Congratulations to Lenoir Rhyne Alumni Joesph Weaver for being named North Carolina's Physical Education Teacher of the Year for 2015!
Read about his accomplishment here.
Education Convocation Event Features Seven Local Teacher Perspectives
On November 30, seven local teachers sat on a panel to discuss teaching. These teachers were Paula Gambill (Jenkins Elementary), Jerrica Dula (Oakwood Elementary), Betsy Swan (Jenkins Elementary), Lisa Hatfield (Viewmont Elementary), Kelly Brittain (Northview Middle), Debra Priest (Grandview Middle), and David Schouweiler (Discovery High).
This convocation included the screening of the recent documentary "Teach", directed by Davis Guggenheim and hosted by Queen Latifah. The film focuses on the question, "What is a teacher?" and provides a rare glimpse of 4 public school classrooms over an entire year. The film was be followed by a discussion between the audience and panel of educators.
The film and facilitated discussion engaged students attending in considering what the "vocation" and mission of teaching mean by illuminating the beliefs, attitudes, and experiences of the teachers featured in the film chronicled over a whole year in the documentary. The central themes of the film are: perseverance as a key predictor of success; the instructive value of being challenged; innovation, technology, and learning; the importance of constructive supervision, coaching, and mentoring in the learning process; the importance of reflection and assessment in the learning process; authentic human connections at the heart of teaching and learning; flexibility, change, and resilience as necessary strategies for success. The film and discussion illuminated not only content within the intellectual discipline of education, but also the cultural and spiritual parts of the profession and it's contexts.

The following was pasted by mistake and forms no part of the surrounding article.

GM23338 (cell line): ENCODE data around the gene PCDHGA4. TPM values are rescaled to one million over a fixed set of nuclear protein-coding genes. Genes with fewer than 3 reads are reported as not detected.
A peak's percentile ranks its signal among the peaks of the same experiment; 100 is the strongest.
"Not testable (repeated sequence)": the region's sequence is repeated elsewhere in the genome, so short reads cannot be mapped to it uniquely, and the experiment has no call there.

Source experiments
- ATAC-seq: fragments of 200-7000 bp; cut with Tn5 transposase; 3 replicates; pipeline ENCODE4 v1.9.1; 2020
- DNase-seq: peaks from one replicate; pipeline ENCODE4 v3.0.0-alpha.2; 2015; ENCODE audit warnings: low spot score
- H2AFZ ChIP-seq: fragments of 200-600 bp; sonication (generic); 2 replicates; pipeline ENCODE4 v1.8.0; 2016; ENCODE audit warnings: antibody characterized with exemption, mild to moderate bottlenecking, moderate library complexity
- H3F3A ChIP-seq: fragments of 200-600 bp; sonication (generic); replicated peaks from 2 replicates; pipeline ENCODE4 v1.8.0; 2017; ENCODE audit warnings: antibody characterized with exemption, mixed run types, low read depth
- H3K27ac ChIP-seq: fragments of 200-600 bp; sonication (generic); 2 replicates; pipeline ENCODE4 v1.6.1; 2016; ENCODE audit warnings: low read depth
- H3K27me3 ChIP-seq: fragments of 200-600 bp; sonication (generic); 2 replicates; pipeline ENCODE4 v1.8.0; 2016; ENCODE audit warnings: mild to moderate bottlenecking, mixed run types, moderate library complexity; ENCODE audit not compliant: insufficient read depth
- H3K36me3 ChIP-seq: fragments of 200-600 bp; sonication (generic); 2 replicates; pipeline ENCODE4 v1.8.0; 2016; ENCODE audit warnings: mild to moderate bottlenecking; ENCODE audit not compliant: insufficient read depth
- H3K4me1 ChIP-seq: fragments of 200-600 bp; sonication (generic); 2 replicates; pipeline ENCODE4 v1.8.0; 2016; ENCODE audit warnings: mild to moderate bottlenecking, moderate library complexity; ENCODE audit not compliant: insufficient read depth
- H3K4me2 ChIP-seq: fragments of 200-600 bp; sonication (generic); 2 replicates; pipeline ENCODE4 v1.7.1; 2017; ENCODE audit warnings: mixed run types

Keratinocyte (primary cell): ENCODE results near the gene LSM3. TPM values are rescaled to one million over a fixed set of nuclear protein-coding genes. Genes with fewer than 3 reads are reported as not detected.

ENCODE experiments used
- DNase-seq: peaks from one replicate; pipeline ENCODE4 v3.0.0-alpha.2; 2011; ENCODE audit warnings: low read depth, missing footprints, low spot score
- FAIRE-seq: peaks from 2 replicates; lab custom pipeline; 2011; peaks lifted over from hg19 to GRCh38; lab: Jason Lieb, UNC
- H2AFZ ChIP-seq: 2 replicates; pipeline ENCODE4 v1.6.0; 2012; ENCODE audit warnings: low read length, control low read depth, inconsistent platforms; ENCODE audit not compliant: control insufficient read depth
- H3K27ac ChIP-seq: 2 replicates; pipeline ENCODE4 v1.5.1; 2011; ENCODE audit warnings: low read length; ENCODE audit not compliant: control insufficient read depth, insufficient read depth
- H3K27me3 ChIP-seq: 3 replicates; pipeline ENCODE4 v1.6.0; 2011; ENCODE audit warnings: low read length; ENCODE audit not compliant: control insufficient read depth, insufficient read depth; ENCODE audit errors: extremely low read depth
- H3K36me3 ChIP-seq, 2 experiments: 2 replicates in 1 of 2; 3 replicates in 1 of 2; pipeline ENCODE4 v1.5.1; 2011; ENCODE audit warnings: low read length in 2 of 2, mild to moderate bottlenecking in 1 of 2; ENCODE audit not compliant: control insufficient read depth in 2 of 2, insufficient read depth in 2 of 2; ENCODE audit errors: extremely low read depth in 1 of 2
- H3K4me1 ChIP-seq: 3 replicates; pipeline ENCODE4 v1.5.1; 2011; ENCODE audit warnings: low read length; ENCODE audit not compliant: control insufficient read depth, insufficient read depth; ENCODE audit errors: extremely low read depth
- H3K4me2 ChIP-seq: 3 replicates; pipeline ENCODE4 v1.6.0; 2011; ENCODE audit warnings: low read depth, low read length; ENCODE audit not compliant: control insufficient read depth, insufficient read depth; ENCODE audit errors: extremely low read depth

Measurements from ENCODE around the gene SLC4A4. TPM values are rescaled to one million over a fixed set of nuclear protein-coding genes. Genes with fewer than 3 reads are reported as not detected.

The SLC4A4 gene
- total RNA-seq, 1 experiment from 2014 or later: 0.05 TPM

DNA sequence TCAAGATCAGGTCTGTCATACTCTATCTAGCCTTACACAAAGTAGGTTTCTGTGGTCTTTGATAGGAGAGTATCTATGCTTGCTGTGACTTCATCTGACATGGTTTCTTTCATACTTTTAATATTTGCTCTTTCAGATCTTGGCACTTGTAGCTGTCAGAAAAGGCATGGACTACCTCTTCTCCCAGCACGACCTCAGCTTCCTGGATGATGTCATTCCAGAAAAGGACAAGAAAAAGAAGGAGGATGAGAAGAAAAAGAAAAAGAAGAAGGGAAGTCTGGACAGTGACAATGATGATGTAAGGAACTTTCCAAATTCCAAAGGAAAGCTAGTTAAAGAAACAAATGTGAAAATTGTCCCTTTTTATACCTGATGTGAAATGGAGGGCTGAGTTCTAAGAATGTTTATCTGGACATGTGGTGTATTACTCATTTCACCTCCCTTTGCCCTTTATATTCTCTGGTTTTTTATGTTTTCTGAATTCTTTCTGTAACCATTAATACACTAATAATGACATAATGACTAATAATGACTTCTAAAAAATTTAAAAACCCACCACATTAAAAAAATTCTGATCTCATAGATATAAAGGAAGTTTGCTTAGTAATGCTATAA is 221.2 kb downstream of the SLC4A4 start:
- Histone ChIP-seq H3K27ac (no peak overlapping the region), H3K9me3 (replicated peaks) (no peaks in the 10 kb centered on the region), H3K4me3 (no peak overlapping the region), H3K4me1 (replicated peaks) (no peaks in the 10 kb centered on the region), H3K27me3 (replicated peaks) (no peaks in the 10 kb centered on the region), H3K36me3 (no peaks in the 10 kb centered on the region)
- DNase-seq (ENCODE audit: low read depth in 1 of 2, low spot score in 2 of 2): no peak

- Global Updates Newsletter
About World View
The world is much smaller than it used to be. In this age of information technology, even exotic places thousands of miles away are only a few hours or a click away. They can, and do, affect the way we live.
The world's geopolitics has also been restructured with the breakup of the Soviet Union and the end of the Cold War. And since September 11, 2001, the way we see the world has forever changed. The next generation's future rests heavily on its recognizing and being prepared for these challenges as well as the opportunities in a restructured, more interconnected world.
For school and college administrators, the facts of globalism bring two major challenges. First, young people from all over the world -- Latin America, Asia, Africa, the Middle East -- are now sitting in our classrooms. Dozens of languages are represented in most school districts and colleges. Helping these newcomers adjust to an American culture that is new to them and teaching them what they need to know to be responsible, productive citizens is a great challenge for educators. Second, all students need to understand their smaller world and acquire the skills and attitudes that will enable them to live and work effectively within it. That is where World View comes in.